Why American Jewry Was Annoyed with Carter?
As soon as he was elected president in 1976, Carter spoke the unspeakable as far as American Jewry and Israel was concerned. He stressed that his administration would strive to end the Palestinian-Israeli conflict and in the process would establish a Palestinian homeland. He gave a speech in which he announced in a news conference on May 12 ,1977 , “I don’t think that there can be any reasonable hope for a settlement of the Middle East question, without a homeland for the Palestinians.”
How Begin Upset Carter?
Carter was surprised (March 1980) to learn that the Israelis were covertly intervening in the U.S. domestic affairs. The National Security Agency succeeded in intercepting conversations between Edward Koch, the Jewish mayor of New York City, and Begin’s office in Jerusalem that revealed the Prime Minister’s advice to Koch on the best way of defeating Carter from being reelected. It was reported that Carter was very upset and had remarked, ”If I get back in, I’m going to fuck the Jews.” His meddling with American domestic politics, however, was not confined to his telephone conversations with Koch. Begin had appealed (December 1978) to American Jewish leaders to pressure the various pro-Israel lobbies to mount a campaign against President Carter. Begin wanted Israel’s supporters to send letters and telegrams to the White House and members of Congress to support Israel’s views during the Camp David deliberations. Begin’s interference resulted in 33 Jewish intellectuals writing Carter and asking him to be more understanding to Israel’s views when the president was involved with the Camp David meetings. These pro-Israel groups overlooked the fact that Camp David accords provided the Zionist leadership in Israel a golden opportunity to implement its expansionist and aggressive policies, without worrying about Egypt’s military involvement. Israeli leaders were emboldened to annex Jerusalem, increase their colony activities in the territories, attack the Iraqi nuclear reactor, and invade Lebanon as well as deal severe blows to Palestinian refugees in Lebanon.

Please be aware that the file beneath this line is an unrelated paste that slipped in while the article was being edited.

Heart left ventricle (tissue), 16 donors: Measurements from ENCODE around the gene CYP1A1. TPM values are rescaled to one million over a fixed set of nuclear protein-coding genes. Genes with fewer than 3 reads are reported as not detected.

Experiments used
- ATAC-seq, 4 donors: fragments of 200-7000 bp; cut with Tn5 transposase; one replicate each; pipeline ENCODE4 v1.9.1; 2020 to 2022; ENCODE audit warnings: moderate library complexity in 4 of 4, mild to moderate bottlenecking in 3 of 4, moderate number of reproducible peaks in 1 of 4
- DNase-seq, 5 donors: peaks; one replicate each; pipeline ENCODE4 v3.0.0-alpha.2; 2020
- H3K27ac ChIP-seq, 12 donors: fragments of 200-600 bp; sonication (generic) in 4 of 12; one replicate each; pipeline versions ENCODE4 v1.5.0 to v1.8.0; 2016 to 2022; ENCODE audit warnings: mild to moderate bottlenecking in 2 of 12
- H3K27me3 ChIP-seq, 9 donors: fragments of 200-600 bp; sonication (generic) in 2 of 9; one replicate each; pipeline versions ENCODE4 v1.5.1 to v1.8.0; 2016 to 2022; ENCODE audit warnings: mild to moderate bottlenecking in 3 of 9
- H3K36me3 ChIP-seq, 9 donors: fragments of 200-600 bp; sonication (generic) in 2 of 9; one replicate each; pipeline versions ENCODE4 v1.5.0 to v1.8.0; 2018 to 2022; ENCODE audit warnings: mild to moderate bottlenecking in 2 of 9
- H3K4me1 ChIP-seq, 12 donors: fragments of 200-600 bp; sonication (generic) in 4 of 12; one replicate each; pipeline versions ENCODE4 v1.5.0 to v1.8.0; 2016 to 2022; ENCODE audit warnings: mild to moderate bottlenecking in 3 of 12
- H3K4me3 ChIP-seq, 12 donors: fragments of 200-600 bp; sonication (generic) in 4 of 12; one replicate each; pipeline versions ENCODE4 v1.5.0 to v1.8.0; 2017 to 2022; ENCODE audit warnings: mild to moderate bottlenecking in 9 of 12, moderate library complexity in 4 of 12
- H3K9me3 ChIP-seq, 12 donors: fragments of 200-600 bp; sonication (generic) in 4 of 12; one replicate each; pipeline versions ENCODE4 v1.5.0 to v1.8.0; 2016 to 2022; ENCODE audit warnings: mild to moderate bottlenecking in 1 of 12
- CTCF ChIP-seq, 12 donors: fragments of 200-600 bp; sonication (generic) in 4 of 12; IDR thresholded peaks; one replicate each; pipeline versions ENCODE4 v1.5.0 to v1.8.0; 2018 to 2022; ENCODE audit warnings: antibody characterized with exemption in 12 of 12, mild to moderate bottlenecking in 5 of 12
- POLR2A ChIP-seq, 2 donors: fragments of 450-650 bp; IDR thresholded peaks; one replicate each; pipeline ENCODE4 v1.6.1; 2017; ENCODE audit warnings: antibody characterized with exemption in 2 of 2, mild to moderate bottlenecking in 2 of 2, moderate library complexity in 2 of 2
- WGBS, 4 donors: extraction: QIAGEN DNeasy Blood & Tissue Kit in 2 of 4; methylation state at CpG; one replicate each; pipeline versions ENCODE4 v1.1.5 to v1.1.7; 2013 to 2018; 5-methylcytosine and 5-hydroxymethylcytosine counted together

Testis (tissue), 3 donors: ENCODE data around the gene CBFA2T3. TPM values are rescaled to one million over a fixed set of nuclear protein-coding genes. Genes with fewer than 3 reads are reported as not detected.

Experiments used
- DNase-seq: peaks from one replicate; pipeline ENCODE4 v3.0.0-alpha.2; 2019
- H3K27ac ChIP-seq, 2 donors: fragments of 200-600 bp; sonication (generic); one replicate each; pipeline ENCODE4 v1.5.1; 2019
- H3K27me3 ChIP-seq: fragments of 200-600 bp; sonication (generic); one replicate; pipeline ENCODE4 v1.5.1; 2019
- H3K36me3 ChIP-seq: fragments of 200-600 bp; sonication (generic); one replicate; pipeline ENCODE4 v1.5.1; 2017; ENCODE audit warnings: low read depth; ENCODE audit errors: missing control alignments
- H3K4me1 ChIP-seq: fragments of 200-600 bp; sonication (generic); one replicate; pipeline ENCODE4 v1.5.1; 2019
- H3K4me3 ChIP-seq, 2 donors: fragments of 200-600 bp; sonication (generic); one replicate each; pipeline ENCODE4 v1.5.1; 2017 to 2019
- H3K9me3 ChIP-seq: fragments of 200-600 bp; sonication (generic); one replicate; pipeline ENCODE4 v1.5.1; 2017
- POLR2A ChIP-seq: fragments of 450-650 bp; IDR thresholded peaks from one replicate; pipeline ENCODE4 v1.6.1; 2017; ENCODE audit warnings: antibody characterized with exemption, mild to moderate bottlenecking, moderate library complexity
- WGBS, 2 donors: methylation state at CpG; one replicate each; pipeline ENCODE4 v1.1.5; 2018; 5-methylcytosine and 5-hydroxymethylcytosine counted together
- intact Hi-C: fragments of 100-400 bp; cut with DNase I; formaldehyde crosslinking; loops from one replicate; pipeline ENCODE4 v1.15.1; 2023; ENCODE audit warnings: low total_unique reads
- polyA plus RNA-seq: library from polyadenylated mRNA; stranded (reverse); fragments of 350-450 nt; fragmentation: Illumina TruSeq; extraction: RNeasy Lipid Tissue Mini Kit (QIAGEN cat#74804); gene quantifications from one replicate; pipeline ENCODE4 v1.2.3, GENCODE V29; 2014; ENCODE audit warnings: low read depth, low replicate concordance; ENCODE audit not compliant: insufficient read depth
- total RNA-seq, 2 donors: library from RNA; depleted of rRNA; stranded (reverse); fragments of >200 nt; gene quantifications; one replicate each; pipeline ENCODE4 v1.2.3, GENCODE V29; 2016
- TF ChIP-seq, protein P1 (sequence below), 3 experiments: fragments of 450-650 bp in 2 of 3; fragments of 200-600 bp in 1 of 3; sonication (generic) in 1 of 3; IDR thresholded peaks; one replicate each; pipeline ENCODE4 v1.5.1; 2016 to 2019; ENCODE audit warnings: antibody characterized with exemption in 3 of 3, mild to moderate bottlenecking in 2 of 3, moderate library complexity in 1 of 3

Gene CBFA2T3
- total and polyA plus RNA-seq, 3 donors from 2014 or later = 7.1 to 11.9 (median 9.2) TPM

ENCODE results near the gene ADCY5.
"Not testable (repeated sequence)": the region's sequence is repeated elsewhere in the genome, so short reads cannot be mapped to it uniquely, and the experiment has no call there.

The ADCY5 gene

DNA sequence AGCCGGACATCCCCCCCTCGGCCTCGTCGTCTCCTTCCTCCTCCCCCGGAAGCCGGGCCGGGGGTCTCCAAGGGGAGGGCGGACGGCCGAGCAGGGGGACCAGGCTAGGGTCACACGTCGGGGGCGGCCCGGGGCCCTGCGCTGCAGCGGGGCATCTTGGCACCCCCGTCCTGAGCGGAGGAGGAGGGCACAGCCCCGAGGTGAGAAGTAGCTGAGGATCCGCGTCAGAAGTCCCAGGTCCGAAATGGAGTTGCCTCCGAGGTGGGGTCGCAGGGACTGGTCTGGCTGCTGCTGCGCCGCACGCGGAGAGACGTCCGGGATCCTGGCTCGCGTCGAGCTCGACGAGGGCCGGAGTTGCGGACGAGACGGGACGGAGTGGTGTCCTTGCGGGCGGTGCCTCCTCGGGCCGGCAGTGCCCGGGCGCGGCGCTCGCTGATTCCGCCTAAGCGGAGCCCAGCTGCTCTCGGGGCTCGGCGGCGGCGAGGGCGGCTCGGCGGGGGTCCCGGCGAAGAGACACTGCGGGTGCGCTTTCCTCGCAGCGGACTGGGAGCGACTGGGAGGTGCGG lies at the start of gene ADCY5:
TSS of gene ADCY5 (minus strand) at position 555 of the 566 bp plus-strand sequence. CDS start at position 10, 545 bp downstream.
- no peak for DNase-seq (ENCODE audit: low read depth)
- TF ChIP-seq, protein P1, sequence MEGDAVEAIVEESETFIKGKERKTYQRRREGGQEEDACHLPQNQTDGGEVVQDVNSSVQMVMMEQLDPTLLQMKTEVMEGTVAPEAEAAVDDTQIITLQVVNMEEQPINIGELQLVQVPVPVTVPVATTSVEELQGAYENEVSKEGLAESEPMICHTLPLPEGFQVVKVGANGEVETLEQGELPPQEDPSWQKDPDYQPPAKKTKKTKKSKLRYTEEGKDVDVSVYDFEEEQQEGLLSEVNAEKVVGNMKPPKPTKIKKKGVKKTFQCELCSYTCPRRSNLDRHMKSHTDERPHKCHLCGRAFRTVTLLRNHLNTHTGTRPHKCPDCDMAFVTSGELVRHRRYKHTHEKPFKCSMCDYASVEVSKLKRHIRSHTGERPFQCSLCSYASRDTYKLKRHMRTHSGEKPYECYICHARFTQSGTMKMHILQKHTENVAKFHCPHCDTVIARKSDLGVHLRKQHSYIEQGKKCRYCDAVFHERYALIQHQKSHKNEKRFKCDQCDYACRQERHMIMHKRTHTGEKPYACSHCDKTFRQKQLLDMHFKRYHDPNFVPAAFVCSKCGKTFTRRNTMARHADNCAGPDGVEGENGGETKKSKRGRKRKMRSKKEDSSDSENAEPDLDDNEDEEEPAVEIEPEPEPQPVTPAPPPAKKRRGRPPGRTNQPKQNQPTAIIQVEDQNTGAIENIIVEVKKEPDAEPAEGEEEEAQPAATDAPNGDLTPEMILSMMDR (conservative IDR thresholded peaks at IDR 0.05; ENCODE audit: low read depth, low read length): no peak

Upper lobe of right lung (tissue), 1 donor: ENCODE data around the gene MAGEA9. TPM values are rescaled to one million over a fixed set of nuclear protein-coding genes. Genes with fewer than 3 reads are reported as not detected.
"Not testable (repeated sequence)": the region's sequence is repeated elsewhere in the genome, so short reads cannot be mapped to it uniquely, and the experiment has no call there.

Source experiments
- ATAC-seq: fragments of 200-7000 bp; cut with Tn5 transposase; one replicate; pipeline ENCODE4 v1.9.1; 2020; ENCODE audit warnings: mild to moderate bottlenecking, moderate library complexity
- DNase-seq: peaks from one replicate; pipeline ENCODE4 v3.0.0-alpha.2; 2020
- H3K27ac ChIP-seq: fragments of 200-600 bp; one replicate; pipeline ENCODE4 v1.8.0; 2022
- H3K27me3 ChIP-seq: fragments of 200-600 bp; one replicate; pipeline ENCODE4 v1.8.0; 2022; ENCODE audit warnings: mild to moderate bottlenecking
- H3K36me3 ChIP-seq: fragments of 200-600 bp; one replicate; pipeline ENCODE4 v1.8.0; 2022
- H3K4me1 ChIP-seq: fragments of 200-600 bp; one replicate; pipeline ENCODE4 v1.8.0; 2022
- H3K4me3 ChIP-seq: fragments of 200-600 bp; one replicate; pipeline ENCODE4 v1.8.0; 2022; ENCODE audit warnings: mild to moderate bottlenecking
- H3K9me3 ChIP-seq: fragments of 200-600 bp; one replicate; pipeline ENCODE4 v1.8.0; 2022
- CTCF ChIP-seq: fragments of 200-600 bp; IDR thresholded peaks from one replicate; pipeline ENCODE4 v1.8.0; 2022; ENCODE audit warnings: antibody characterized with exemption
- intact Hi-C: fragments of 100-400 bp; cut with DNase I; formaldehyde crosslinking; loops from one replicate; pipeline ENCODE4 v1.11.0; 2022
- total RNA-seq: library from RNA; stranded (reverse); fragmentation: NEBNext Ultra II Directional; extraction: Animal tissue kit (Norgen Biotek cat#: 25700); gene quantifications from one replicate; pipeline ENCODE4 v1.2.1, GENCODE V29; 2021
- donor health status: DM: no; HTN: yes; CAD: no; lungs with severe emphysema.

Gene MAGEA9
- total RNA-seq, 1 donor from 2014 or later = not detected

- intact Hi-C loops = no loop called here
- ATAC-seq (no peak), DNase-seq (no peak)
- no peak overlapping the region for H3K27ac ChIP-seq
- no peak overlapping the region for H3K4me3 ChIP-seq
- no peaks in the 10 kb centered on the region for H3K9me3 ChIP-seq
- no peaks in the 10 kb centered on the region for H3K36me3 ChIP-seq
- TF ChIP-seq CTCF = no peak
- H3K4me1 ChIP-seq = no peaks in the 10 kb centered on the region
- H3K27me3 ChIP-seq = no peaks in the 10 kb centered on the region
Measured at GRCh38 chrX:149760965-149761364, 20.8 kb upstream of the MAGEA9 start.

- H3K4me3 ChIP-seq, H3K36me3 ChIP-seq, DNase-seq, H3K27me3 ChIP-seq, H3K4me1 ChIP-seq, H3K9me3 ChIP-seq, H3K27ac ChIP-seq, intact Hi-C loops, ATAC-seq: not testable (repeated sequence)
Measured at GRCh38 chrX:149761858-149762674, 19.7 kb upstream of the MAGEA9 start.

Why AIPAC Disliked Carter?
Carter, who was in a position to know about the influence of pro-Israel lobby in the United States stated among the factors that has “contributed to the perpetuation of violence and regional upheaval;(were) the condoning of illegal Israeli actions from a submissive White House and U.S. Congress during recent years, and the deference with which other international leaders permit this unofficial U.S. policy in the Middle East to prevail. There are constant and vehement political and media debates in Israel concerning its policies in the West Bank, but because of powerful political, economic, and religious forces in the United States, Israeli government decisions are rarely questioned or condemned, voices from Israel dominate our media, and most American citizens are unaware of circumstances in the occupied territories. At the same time, political leaders and news media in Europe are highly critical of Israeli policies, affecting public attitudes.”